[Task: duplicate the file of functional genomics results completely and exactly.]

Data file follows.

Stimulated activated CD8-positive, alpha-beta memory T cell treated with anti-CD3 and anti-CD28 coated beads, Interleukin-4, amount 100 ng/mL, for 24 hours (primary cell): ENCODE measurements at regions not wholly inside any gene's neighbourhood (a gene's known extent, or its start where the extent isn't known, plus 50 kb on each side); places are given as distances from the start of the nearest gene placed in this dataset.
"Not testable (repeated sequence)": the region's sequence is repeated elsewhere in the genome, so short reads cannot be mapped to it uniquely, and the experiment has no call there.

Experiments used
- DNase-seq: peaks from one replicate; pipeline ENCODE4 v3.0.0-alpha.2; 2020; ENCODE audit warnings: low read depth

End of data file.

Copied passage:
Stimulated activated CD8-positive, alpha-beta memory T cell treated with anti-CD3 and anti-CD28 coated beads, Interleukin-4, amount 100 ng/mL, for 24 hours (primary cell): ENCODE measurements at regions not wholly inside any gene's neighbourhood (a gene's known extent, or its start where the extent isn't known, plus 50 kb on each side); places are given as distances from the start of the nearest gene placed in this dataset.
"Not testable (repeated sequence)": the region's sequence is repeated elsewhere in the genome, so short reads cannot be mapped to it uniquely, and the experiment has no call there.

Experiments used
- DNase-seq: peaks from one replicate; pipeline ENCODE4 v3.0.0-alpha.2; 2020; ENCODE audit warnings: low read depth